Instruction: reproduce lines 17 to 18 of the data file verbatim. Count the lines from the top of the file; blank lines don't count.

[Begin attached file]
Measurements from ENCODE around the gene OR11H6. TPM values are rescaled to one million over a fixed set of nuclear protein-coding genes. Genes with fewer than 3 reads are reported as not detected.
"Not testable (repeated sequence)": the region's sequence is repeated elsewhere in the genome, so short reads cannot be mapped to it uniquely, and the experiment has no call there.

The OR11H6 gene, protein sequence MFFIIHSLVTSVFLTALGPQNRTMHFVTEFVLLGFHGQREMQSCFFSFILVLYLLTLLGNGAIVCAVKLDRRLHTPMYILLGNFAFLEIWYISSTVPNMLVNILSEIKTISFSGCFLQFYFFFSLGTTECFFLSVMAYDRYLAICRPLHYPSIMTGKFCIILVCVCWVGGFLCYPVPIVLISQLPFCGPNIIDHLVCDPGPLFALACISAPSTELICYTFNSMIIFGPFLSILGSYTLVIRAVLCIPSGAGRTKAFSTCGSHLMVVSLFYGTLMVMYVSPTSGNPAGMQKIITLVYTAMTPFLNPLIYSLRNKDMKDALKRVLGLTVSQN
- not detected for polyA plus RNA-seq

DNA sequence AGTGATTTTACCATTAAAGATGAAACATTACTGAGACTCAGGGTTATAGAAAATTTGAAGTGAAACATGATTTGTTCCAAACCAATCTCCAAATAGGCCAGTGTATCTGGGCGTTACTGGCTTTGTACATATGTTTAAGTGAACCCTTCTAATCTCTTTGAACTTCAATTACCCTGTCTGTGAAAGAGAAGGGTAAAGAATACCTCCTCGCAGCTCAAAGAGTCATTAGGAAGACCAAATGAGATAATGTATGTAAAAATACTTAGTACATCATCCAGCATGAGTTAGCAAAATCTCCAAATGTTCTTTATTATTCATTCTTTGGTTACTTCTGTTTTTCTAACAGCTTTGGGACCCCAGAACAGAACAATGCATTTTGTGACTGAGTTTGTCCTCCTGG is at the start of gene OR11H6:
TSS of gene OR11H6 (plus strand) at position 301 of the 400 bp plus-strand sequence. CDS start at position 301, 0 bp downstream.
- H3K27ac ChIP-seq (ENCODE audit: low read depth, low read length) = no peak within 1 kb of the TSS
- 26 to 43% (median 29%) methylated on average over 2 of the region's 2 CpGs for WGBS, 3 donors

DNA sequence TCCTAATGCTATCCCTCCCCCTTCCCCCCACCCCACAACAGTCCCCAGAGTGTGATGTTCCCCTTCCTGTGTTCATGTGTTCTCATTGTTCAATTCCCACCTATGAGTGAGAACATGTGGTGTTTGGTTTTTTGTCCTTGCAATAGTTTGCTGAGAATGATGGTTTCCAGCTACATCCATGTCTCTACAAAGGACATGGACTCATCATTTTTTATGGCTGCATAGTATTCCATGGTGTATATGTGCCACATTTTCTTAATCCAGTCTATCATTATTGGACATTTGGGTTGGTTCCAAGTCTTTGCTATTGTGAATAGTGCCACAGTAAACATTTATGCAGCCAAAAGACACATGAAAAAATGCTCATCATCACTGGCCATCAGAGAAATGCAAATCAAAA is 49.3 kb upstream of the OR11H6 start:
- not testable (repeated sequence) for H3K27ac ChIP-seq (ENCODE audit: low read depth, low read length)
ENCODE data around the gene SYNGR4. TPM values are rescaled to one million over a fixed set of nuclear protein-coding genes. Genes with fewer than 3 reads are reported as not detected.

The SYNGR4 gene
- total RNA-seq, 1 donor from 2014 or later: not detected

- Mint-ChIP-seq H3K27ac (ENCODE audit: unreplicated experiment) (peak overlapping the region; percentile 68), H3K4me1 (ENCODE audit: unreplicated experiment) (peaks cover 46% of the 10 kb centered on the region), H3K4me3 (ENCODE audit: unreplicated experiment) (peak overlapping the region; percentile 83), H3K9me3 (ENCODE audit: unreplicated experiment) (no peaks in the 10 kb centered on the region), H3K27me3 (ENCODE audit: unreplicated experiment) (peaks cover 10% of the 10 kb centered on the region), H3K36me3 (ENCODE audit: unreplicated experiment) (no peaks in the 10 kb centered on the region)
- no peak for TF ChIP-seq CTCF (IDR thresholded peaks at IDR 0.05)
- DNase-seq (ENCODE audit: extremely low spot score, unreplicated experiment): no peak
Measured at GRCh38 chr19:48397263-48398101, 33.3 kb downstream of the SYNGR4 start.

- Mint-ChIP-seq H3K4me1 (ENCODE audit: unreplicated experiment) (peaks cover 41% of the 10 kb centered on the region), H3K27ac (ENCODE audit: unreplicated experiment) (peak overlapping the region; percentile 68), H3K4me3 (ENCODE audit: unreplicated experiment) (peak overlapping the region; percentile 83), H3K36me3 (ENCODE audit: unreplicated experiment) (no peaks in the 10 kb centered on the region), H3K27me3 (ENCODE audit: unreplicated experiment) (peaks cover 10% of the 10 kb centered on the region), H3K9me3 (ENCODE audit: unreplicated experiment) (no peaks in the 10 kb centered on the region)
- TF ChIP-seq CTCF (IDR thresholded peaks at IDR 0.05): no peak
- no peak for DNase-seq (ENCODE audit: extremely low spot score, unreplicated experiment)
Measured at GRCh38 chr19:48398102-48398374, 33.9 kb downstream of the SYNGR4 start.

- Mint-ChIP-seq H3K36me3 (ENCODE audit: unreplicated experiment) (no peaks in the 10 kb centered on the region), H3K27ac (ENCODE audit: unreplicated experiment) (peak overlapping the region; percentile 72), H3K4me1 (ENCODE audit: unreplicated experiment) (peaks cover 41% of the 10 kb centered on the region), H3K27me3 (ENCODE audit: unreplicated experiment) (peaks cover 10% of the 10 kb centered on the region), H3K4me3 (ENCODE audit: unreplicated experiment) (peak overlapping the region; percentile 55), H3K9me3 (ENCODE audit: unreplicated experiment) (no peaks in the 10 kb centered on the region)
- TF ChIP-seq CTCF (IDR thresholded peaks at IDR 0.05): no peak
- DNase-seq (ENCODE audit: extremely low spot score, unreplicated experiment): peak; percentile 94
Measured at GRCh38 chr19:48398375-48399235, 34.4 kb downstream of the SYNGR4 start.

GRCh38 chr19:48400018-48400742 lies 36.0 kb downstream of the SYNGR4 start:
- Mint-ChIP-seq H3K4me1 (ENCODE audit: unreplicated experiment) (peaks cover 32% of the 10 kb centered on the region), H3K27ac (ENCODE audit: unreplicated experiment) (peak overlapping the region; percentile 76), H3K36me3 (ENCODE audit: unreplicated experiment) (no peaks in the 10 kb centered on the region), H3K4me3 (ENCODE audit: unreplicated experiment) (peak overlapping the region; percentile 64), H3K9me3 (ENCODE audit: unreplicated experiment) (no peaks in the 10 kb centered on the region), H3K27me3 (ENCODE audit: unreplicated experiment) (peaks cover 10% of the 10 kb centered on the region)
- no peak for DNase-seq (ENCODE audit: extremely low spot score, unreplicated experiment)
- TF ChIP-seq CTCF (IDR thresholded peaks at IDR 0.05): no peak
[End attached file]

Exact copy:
Measured at GRCh38 chr19:48397263-48398101, 33.3 kb downstream of the SYNGR4 start.

- Mint-ChIP-seq H3K4me1 (ENCODE audit: unreplicated experiment) (peaks cover 41% of the 10 kb centered on the region), H3K27ac (ENCODE audit: unreplicated experiment) (peak overlapping the region; percentile 68), H3K4me3 (ENCODE audit: unreplicated experiment) (peak overlapping the region; percentile 83), H3K36me3 (ENCODE audit: unreplicated experiment) (no peaks in the 10 kb centered on the region), H3K27me3 (ENCODE audit: unreplicated experiment) (peaks cover 10% of the 10 kb centered on the region), H3K9me3 (ENCODE audit: unreplicated experiment) (no peaks in the 10 kb centered on the region)